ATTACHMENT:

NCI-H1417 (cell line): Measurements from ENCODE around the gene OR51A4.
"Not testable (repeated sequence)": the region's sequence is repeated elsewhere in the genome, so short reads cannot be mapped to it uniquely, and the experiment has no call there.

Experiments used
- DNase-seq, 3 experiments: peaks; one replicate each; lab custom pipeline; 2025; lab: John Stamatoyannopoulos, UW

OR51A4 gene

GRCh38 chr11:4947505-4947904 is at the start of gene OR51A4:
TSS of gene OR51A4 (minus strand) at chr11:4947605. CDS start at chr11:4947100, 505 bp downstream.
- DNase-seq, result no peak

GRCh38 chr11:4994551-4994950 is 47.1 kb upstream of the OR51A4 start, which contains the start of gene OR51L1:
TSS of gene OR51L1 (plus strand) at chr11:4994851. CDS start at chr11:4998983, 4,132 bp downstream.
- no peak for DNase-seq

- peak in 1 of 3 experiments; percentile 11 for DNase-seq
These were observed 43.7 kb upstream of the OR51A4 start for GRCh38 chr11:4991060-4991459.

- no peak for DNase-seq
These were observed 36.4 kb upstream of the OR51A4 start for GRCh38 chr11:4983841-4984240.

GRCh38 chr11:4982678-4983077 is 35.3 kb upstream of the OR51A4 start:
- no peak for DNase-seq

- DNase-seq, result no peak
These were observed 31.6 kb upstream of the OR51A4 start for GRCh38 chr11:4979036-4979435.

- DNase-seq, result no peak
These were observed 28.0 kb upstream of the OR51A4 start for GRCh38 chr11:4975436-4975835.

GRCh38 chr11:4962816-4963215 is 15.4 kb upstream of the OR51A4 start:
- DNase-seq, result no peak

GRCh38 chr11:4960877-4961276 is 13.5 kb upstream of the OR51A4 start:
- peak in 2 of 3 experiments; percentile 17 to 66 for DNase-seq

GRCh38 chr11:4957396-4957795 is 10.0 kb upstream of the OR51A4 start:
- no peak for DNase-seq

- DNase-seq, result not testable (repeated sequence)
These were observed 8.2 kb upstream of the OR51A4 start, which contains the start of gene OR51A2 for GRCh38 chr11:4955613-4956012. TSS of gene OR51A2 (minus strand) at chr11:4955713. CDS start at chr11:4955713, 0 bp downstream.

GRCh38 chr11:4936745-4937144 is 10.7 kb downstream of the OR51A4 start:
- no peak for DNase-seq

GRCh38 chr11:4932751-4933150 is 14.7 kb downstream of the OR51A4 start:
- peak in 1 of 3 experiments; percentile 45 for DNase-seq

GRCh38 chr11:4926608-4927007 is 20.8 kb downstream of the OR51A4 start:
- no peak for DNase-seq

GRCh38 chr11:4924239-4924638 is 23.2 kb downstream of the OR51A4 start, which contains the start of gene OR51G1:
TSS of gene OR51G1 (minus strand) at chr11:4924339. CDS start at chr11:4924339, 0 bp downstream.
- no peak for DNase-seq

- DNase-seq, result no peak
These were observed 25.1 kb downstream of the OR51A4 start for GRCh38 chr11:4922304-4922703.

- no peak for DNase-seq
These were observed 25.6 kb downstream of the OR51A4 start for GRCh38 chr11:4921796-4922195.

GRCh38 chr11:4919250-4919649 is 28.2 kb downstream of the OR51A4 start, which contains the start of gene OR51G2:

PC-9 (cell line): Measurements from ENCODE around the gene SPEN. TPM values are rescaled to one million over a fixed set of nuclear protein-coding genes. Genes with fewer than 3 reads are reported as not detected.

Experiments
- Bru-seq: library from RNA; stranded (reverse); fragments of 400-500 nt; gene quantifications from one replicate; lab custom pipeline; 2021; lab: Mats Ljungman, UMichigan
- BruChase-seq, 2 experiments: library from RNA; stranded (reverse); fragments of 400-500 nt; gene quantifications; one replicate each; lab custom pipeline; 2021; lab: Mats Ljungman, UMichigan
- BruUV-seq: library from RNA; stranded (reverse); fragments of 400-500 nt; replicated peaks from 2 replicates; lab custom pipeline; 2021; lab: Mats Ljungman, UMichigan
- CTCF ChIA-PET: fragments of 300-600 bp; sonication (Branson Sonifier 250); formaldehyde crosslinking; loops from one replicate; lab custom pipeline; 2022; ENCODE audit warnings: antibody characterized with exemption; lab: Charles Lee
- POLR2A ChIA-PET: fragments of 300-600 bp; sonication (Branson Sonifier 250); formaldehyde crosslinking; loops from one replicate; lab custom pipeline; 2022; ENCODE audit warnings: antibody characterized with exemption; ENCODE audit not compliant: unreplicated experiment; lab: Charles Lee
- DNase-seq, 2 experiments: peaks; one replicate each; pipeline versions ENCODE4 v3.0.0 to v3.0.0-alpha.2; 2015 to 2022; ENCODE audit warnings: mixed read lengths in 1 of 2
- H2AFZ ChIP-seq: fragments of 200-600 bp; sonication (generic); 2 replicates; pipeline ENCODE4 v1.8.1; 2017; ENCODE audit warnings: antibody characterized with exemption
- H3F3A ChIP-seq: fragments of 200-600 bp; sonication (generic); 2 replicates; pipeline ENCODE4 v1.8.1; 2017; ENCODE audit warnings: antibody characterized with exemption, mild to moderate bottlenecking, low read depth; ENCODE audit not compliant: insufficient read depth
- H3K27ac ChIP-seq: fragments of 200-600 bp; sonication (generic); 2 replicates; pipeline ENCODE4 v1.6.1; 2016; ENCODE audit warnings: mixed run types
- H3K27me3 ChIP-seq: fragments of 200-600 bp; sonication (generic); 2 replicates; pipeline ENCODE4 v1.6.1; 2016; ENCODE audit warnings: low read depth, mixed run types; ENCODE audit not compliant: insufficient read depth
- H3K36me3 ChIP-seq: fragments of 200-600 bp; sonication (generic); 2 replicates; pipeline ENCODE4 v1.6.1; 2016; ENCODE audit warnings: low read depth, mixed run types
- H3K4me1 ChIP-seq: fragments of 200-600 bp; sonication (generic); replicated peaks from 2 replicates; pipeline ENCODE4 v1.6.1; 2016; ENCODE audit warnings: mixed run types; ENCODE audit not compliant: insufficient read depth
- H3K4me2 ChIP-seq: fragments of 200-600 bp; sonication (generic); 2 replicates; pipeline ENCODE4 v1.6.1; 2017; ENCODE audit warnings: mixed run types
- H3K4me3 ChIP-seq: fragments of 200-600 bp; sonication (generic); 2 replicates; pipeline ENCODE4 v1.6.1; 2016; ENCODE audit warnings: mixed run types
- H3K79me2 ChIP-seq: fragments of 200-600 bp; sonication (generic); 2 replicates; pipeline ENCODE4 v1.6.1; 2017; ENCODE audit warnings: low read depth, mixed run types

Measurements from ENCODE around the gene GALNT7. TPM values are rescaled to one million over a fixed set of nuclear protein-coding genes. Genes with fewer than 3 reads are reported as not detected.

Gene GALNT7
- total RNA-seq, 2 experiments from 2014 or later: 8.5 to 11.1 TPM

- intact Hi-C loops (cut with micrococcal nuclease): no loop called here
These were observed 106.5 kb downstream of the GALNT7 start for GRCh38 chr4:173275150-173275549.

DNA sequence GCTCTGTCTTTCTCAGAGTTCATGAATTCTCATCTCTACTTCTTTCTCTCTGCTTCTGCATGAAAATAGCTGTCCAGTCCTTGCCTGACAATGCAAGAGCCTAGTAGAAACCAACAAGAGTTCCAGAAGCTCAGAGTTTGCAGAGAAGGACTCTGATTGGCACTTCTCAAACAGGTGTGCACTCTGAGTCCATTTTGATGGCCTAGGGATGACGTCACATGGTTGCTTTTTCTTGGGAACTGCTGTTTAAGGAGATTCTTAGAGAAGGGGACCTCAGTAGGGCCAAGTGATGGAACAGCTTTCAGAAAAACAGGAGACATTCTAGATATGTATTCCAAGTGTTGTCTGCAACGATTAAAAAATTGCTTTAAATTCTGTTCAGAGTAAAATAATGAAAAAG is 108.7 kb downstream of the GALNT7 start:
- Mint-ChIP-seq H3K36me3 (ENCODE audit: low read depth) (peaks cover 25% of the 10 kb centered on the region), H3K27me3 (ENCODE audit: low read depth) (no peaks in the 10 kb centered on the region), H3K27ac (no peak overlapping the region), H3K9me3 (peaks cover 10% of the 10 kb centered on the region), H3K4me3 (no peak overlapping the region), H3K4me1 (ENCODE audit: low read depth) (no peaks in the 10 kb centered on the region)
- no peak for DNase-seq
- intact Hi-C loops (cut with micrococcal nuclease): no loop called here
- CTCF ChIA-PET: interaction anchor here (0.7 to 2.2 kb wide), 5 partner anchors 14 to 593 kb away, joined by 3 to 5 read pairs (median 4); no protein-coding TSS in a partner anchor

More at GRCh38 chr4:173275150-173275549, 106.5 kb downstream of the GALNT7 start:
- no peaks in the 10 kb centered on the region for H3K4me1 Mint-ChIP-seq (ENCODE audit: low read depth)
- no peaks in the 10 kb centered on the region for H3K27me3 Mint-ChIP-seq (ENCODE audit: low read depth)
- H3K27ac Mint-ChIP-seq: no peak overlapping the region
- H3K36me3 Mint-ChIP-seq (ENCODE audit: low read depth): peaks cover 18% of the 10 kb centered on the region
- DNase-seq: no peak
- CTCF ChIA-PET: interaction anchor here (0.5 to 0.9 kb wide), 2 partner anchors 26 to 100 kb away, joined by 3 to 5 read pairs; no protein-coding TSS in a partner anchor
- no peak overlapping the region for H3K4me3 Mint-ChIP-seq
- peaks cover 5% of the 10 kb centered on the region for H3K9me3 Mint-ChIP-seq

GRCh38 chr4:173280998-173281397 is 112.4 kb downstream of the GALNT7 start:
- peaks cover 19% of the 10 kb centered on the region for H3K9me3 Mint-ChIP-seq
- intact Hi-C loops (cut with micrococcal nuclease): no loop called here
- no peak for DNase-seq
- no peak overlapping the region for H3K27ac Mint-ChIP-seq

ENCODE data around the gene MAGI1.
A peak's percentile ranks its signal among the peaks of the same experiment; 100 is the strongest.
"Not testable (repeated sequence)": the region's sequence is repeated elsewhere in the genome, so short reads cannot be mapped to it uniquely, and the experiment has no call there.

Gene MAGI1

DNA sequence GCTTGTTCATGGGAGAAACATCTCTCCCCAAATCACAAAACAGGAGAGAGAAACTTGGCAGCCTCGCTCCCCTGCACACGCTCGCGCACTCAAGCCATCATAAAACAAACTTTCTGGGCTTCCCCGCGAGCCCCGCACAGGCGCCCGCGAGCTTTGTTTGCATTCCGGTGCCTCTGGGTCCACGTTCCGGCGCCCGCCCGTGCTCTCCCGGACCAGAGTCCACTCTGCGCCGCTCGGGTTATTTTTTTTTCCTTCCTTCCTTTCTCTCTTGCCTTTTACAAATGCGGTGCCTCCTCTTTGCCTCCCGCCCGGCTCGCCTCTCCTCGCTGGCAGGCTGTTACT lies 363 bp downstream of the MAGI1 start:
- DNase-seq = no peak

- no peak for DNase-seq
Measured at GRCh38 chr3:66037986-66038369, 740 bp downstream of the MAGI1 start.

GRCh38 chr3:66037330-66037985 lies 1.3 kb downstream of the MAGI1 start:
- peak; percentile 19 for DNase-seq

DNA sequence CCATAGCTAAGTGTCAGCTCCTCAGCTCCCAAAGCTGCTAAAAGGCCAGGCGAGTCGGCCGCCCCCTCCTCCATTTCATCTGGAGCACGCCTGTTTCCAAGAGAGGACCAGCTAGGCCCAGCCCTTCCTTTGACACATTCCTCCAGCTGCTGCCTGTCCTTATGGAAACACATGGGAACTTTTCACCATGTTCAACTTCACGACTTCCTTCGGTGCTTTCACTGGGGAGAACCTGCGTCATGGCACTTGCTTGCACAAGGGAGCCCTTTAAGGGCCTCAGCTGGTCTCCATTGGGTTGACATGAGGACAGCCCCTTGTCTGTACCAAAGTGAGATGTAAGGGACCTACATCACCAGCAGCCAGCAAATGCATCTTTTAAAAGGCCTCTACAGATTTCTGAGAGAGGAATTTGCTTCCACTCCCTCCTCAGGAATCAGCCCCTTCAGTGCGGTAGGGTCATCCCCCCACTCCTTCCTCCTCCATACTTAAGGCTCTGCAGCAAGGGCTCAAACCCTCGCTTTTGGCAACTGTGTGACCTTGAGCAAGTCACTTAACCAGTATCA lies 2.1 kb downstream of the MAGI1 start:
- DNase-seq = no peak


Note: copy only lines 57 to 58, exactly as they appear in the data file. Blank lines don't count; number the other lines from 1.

- H3K4me1 ChIP-seq: fragments of 200-600 bp; sonication (generic); replicated peaks from 2 replicates; pipeline ENCODE4 v1.6.1; 2016; ENCODE audit warnings: mixed run types; ENCODE audit not compliant: insufficient read depth
- H3K4me2 ChIP-seq: fragments of 200-600 bp; sonication (generic); 2 replicates; pipeline ENCODE4 v1.6.1; 2017; ENCODE audit warnings: mixed run types